Race Weekend Central

Dropping the Hammer: A Flawless Atlanta Finish

I saw something beautiful on Sunday (March 19).

It wasn’t the first two stages of the NASCAR Cup Series race at Atlanta Motor Speedway.

It definitely wasn’t whatever Denny Hamlin saw in that Port-a-Potty afterward.

In between all that?

*Chef’s kiss*

I typically have two wishes before any NASCAR race on a superspeedway-style track.

1) I don’t want to see any harm befall a competitor in a nasty wreck, the kind we’ve all become too familiar with in the last 25 years.

2) Please, please, please, can we have a long green-flag run to the checkered flag?

Oh boy, did the AmBetter 400 deliver.

When making my superspeedway wishes, I’m usually only asking for 10-12 laps of green-flag action to end a race.

I don’t feel like that’s a selfish wish. I’m not trying to be greedy.

As the laps ticked down Sunday afternoon, as each circuit of the unnecessarily revamped 1.5-mile track was completed, the question crept into my mind:

Are they actually going to do it?

Narrator: They did.

See also
Stat Sheet: Joey Logano Ends a 10-Year Curse with Atlanta Win

For 44 laps, the remaining drivers in the field kept their heads on straight.

For 44 laps, nobody wrecked.

That’s insane.

We’ve been given enough reasons to believe it wasn’t possible, at least at Atlanta.

Both the NASCAR Craftsman Truck and Xfinity series set track records for cautions on Saturday, and both Cup races at Atlanta in 2022 ended with last-lap wrecks.

But on Sunday, it happened.

“(A late-race caution) happens every time,” race winner Joey Logano said afterward. “If you watched the Truck and Xfinity race[s], you would probably bet on it [that] there was going to be a caution at the end of the this thing. There were a few, but they never ended up being big crashes. Everybody did a good job at avoiding them.”

Logano credited, at least in part, a different setup for cars at Atlanta compared to the 2.5-mile Daytona International Speedway and the 2.66-mile Talladega Superspeedway.

“I think one of the biggest things is everybody bolts a lot more grip into their car when they come here compared to Daytona or Talladega,” Logano said. “They have their cars trimmed out more. The cars are able to take a push better, right? Think about how hard we were hitting each other. If you did that at Daytona, you wreck.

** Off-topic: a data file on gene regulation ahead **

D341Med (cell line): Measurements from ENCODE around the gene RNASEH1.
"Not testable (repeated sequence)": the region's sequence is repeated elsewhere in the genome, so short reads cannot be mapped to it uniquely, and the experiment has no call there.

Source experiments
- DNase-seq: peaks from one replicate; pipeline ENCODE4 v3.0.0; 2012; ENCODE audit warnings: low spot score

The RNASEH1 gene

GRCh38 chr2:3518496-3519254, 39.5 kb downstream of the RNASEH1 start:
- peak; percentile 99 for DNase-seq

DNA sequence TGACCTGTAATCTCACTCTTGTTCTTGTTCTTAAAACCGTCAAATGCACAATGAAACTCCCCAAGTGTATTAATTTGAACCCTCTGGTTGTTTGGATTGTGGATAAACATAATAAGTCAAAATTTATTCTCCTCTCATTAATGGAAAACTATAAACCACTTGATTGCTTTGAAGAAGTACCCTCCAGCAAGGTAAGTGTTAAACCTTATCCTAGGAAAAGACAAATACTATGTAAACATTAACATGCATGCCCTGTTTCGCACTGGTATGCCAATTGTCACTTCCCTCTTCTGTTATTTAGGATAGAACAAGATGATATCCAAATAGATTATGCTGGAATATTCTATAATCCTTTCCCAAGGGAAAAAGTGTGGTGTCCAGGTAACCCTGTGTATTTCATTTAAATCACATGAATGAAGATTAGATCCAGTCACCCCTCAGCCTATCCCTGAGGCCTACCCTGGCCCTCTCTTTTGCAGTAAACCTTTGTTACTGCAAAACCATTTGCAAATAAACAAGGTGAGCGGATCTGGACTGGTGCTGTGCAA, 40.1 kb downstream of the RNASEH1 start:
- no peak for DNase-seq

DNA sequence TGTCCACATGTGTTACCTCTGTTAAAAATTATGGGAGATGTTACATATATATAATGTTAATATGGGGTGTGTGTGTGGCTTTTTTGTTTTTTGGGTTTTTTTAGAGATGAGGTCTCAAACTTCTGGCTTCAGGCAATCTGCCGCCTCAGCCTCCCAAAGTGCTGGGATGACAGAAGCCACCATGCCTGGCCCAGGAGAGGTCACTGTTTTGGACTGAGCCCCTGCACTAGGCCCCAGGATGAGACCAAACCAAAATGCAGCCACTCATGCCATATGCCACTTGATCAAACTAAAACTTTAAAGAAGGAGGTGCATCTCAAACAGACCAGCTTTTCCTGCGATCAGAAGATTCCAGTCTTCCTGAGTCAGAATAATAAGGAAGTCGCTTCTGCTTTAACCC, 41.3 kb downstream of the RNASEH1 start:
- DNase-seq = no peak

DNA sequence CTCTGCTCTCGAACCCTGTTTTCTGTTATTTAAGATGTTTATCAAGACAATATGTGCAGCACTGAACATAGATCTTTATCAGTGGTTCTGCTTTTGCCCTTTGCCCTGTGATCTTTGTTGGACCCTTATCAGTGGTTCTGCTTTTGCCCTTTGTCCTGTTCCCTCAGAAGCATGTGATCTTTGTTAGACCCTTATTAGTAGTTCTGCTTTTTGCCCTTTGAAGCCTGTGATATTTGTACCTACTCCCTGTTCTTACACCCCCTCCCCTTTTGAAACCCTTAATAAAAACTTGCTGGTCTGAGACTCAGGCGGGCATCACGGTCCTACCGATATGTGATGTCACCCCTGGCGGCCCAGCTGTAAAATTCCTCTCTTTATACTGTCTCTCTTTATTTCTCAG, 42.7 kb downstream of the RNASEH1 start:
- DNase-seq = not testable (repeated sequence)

“Seems to me the fix is a little bit more grip allowing everybody to be able to handle their racecar. Honestly, Goodyear brought a better tire. The teams have learned a lot, too. A lot of the cautions before were from tires popping. We didn’t have that today, right?”

Aside from Aric Almirola‘s misfortune? No.

The best part of the 44-lap sprint to the finish Sunday?

We were treated to a masterclass in superspeedway racing from two of this generation’s best: Logano and Brad Keselowski.

See also
5 Points to Ponder: Don't Write Off Brad Keselowski Yet

The former Team Penske teammates kept us guessing for most of the final run.

At the white flag, I thought Keselowski had his first RFK Racing win in the bag, only for Logano to get a well-timed shove from Corey LaJoie to get by him.

“The coolest thing about this race is two veterans showed you can run a race here side-by-side, bump-drafting, and not wreck the field,” Keselowski said on pit road. “It can happen if you race respectfully. I thought everybody did a great job.”

I appreciate Keselowski’s sentiment. Though I couldn’t help but be a little amused, given his own recent track record when it comes to causing or being part of incidents on superspeedways in practice or races.

However, on Sunday, he and everybody else kept their heads straight when it counted.

But that wasn’t all.

Erik Jones put on his own last-lap show.

Days after Hamlin said on his podcast that the days of someone like Dale Earnhardt Sr. going from 18th to first in a few laps to win on a superspeedway were over, Jones gave a worthwhile impression of that feat.

In a lap that looked ripped straight from the “NASCAR Heat” challenge mode, the Legacy Motor Club driver appeared to pass roughly nine cars in one lap to finish eighth.

How about that?

Race finishes like this don’t happen often.

So I’m going to appreciate it, at least until the next 20-car pileup coming to the checkered flag.

2023 is Daniel McFadin’s 10th year covering NASCAR, with six years spent at NBC Sports. This is his third year writing columns for Frontstretch. His columns won third place in the National Motorsports Press Association awards for 2021. His work can be found at the Arkansas Democrat-Gazette and SpeedSport.com. 

The podcast version of “Dropping the Hammer” is presented by the Arkansas Democrat-Gazette.

About the author

Daniel McFadin is a 10-year veteran of the NASCAR media corp. He wrote for NBC Sports from 2015 to October 2020. He currently works full time for the Arkansas Democrat-Gazette and is lead reporter and an editor for Frontstretch. He is also host of the NASCAR podcast "Dropping the Hammer with Daniel McFadin" presented by Democrat-Gazette.

You can email him at danielmcfadin@gmail.com.

Sign up for the Frontstretch Newsletter

A daily email update (Monday through Friday) providing racing news, commentary, features, and information from Frontstretch.com
We hate spam. Your email address will not be sold or shared with anyone else.

Share via